- change ups
Question: Are your sales historical — or hysterical?
Summer’s over. Back to school. Boy, there are some memories: high school; college; subjects you loved, subjects you hated; teachers you loved, teachers you hated.
The question is: What did you learn in school? What lessons are you still using?
I have 2.5 major, early and later school-learned lessons I am grateful for:
1. Grammar from 9th and 10th grade is the basis of my writing and communication. In today’s world, misuse of the words they’re, their, your and you’re create lasting (bad) first impressions.
2. In college (Temple University, 1964), my modern European history professor said, “It’s not the date of what happened that matters. It’s what happened in response to the date (events, outcomes) that creates history.”
2.5 Later in life, I came to the realization that algebra was not about math; it was about learning how to solve problems logically. I wish my algebra teacher could have put it that way when I started.
And how about sales and business? What lessons have you learned? What lessons are you still using?
I have 2.5 major, early sales lessons for which I am grateful:
1. Questions control conversations. The person that’s asking is in control.
2. Relax, find common ground and be friendly with the prospect before you start the sales conversation.
2.5 Find out why they want to buy before you start to sell.
Here are 11.5 lessons you can use to start this school year off with a bang — and a bunch of sales:
1. Study your (or your company’s) last 100 sales. The history of where the last 100 sales came from will predict and help you complete your next 100 sales.
2. Videotape the buying motives of your top 10 customers. Call your top 10 customers and meet with them for a short, casual conversation about why they buy from you. Video the conversation.
3. Meet one customer a day for morning coffee. Just talk personally. In a year this will give you the personal insight of 250 customers.
4. Study service issues. Find out what issues customers have. Study how (and how fast) they were resolved.
5. Study backorders. Why did the backorder occur? How was it dealt with? How was it resolved?
6. Talk to users, not just buyers. Go to your customers and talk to the people that use your product or service. Find out what they love and what’s missing. Video the interviews.
Secret: Get purchasing people to be at the meeting with the people that use your product, so they can understand the difference between price, productivity, value and profit.
7. Talk to your loyal customers who don’t buy price. Find out the true non-price buying motive(s) for dealing with you.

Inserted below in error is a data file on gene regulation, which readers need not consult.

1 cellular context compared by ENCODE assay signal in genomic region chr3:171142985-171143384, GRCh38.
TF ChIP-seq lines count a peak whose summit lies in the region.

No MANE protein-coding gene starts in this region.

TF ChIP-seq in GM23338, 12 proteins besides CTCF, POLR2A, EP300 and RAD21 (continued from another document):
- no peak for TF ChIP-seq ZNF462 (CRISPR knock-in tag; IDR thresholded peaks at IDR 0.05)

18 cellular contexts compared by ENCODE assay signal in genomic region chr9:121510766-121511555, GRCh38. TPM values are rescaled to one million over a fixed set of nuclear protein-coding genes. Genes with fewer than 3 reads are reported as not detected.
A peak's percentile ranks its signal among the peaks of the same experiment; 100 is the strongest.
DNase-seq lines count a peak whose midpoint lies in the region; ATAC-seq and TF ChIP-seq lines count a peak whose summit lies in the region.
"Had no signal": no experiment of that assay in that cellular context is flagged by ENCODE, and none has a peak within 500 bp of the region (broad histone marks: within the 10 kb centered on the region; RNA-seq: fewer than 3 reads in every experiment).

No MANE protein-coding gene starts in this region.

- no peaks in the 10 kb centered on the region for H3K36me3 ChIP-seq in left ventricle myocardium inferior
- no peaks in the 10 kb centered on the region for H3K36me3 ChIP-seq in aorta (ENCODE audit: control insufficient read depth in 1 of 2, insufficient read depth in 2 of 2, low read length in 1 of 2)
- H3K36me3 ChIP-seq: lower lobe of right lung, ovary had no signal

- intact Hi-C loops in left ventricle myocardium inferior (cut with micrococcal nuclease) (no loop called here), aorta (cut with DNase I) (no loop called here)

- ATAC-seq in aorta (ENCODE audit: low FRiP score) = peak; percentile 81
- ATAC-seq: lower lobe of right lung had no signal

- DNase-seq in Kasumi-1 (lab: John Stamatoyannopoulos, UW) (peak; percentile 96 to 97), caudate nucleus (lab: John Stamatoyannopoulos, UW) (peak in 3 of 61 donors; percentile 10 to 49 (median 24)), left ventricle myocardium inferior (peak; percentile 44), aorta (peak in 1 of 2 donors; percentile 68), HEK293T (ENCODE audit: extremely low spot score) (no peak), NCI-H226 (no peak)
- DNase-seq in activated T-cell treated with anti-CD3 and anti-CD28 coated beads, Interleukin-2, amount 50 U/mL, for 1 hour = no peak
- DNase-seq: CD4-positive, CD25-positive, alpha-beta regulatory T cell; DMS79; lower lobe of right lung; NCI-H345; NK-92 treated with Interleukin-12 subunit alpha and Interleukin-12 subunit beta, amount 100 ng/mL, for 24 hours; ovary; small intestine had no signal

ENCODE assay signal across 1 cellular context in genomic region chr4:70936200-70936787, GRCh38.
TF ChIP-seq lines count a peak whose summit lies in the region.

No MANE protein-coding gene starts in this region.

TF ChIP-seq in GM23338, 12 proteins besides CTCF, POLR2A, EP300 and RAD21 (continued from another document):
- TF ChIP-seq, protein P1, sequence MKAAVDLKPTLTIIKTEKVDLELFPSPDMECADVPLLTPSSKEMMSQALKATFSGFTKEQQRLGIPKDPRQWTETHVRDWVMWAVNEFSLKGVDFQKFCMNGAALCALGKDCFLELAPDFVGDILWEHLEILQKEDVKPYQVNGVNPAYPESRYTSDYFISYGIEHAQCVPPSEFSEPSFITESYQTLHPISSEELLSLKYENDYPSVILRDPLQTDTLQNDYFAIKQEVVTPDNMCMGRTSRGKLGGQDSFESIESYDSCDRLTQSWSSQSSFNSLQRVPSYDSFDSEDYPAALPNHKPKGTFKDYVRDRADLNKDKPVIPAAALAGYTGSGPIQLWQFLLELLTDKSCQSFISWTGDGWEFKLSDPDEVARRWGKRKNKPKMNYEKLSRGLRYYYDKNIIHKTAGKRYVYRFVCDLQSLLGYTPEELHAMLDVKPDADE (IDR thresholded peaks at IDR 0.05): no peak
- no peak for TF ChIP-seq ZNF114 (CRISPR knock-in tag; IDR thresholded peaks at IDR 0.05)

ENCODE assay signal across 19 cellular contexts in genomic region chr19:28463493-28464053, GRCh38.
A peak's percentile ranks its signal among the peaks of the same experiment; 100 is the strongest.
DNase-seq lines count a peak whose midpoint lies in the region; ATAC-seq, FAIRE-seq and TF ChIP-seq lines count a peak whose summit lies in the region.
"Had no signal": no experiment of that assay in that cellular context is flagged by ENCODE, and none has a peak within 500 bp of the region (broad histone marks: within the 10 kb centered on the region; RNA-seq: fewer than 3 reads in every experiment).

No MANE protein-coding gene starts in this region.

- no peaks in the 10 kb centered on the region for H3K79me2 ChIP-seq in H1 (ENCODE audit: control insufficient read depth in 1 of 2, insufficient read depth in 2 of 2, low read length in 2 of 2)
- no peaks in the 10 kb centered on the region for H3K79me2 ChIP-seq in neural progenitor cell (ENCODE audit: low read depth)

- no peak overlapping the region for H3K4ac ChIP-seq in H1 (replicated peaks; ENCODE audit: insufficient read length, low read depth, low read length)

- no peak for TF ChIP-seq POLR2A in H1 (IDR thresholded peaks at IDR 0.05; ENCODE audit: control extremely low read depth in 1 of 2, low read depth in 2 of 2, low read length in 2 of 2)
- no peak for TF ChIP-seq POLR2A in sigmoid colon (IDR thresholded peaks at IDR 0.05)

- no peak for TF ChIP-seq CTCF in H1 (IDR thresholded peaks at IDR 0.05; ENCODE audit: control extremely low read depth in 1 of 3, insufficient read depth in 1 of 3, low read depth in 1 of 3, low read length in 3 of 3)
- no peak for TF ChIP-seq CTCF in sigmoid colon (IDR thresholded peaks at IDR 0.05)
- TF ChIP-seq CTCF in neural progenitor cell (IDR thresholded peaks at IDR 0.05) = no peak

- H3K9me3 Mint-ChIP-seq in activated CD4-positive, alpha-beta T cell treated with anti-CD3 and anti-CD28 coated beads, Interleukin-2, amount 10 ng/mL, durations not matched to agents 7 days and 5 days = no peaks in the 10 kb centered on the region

8. Get involved on a deeper, hands-on level. Make a few deliveries yourself. Take a few service calls yourself. Work in accounting for a day. Find out what’s really happening with and to your customers.
9. Get short meetings with executives. Talk about the issues they value the most — loyalty, productivity, morale and profit. Maybe ask a question or two about their vision or leadership philosophy, and then leave.
Do not ask for business. Just make an impression. Idea: Create a blog around executive leadership philosophies.
10. Start your own value messaging in social media. Post your ideas and thoughts on all social media outlets. Then email the links to all your customers and prospects so they can follow you.
11. Post customer testimonials on YouTube. Then email and tweet the links to all your customers and prospects.
11.5 Create a customer “reasons” book. List all the reasons why they buy, say no, stay loyal, or leave you. As you write, answers and actions will become evident.
Key point of understanding: The lessons you have learned from your history of doing business with customers is very valuable, but not as valuable as your customer’s history of doing business with you. A subtle but powerful difference. Both are valuable, but your customer’s input from their perspective can teach you how to achieve and maintain loyalty.
Key to implementation: Re-construct your sales presentation around customer’s responses and perceived values.
Winning new business: Where is your new business coming from? The best way to find new business is to talk to old business, learn the lessons and refine your practices and presentation to be in harmony with their needs and expectations.
Those are lessons you can learn from and earn from.
Jeffrey Gitomer’s website, gitomer.com, has information about training and seminars, or email him personally at firstname.lastname@example.org.